“I didn’t run through my obstacles. I jumped over them. And I remember where I came from.” Shayvonne Anderson
“If we don’t collaborate, our kids won’t be successful.” Tafshier Cosby Thomas
“ Most successful students have bought-in parents.” Troy Still
“I am the example of exercising parent autonomy.” Nicole Harris
“It’s more than just a school. We all know each other and lean on each other. It’s a community. “ Ruthven Haneef Auguste
“A lot of people in Camden, they choose the dollar over the career. I don’t have many friends who went to college — I can count them on one hand. It’s different now.” Jabbar Wilkins
These are voices from Project Ready’s Fourth Annual New Jersey Parent Summit, which I attended this past weekend. You’ll be hearing more from these parent power figures over the next two weeks as I write up interviews. They are parents from NJ’s most troubled school districts: Newark, Camden, Plainfield, Paterson, Trenton. They are parents from both charter schools and district schools. They are parents who treasure their autonomy to make the best educational choices for their children.
Appropriately, the slogan for this conference was “The Power of Us.”
The Summit started Friday evening in New Brunswick with a night of networking and camaraderie at a nearby restaurant where we saluted organizers Shennell McCloud and Gerard Green.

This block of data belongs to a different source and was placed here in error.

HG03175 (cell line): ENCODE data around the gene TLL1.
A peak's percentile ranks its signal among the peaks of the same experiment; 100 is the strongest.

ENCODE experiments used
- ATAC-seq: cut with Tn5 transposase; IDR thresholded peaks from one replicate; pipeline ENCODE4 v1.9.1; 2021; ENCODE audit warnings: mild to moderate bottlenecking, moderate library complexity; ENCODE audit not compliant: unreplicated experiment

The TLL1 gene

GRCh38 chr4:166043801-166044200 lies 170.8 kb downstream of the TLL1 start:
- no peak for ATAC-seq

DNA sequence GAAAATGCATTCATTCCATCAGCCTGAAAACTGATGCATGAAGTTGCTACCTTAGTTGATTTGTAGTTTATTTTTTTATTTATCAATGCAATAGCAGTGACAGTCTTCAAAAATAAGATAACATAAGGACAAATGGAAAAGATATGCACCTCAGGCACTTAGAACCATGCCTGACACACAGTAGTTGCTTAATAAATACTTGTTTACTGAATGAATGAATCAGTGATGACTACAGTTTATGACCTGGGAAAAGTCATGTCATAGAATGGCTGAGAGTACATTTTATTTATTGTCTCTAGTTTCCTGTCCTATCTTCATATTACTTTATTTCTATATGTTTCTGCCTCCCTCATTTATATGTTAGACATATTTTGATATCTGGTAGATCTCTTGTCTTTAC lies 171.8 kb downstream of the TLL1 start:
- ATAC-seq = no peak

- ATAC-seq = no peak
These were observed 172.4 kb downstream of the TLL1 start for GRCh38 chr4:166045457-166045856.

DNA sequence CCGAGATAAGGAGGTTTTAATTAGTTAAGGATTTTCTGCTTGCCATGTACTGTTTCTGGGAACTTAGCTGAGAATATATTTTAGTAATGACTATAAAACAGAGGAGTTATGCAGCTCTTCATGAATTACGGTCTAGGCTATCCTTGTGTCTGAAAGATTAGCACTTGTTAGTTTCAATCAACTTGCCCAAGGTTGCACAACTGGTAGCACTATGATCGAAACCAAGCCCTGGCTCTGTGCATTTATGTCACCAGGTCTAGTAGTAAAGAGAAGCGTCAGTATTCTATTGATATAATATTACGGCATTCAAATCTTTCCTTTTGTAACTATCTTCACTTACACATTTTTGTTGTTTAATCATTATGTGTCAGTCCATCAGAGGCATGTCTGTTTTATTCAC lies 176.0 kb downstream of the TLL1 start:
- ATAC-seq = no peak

Starting early Saturday morning and continuing through noon on Sunday, over 300 parents attended sessions at the Heldrich Hotel like “Raising Financially Savvy Kids and Achieving Financial Freedom,” “Achieving Success for Marginalized Students,” “Raising the Bar: Increasing Family Participation in Your School,” and “How Families Can Cope with Grief.” There were “Fireside Chats” with Newark’s West Side High School Principal Akbar Cook, Education Post CEO Chris Stewart, Mya Martin Cadogan, Executive Director of DC Pave, Tafshier Cosby Thomas, Newark School Board members and Councilwomen, and After-School All-Stars Director Nicole Harris, all centered on “The Power of Us.”
Saturday night was the traditional gala, chocolate-themed this time, with keynoter April Ryan, White House correspondent and CNN political analyst. On Sunday morning, attendees partook in yoga, martial arts instruction, self-care sessions, and a workshop on raising grant money for projects.
(Then I went home and collapsed. Not sure what everyone else did.)
Here’s the point: Parents in New Jersey, particularly those who have been historically-marginalized, are energized, organized, and cognizant of the power they yield. They are committed to ensuring that their children have access to high-achieving schools and great teachers. The oft-cited “charter school wars” in New Jersey are mere semantics: A public school is a public school, whether it be charter or traditional.
The Power of Us. The Power of Parents. The Power of Children with Powerful Parents. We can change the world. We’re doing it right now.